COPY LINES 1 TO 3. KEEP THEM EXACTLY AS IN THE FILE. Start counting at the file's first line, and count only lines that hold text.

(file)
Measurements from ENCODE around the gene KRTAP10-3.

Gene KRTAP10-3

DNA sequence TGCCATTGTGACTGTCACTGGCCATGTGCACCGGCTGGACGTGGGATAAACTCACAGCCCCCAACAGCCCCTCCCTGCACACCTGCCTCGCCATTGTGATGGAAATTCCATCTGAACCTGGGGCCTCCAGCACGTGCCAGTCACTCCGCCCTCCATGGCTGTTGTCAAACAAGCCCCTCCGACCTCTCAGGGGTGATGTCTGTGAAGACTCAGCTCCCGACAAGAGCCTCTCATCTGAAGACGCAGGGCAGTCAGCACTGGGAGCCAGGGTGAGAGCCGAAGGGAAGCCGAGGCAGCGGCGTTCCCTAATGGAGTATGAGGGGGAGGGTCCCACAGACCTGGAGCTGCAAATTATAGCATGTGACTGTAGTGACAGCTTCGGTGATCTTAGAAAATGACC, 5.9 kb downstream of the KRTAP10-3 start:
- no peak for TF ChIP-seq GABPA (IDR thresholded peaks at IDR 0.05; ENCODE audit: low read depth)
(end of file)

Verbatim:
Measurements from ENCODE around the gene KRTAP10-3.

Gene KRTAP10-3

DNA sequence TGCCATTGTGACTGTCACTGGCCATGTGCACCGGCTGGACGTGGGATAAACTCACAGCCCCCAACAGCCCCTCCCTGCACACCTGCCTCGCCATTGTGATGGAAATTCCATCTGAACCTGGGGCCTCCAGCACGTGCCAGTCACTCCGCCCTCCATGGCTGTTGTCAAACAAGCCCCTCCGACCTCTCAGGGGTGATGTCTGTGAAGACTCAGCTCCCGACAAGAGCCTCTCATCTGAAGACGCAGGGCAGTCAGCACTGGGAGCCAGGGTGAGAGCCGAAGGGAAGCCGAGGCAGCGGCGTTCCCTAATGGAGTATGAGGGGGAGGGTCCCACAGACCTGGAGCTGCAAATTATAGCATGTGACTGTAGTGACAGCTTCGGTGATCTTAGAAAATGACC, 5.9 kb downstream of the KRTAP10-3 start: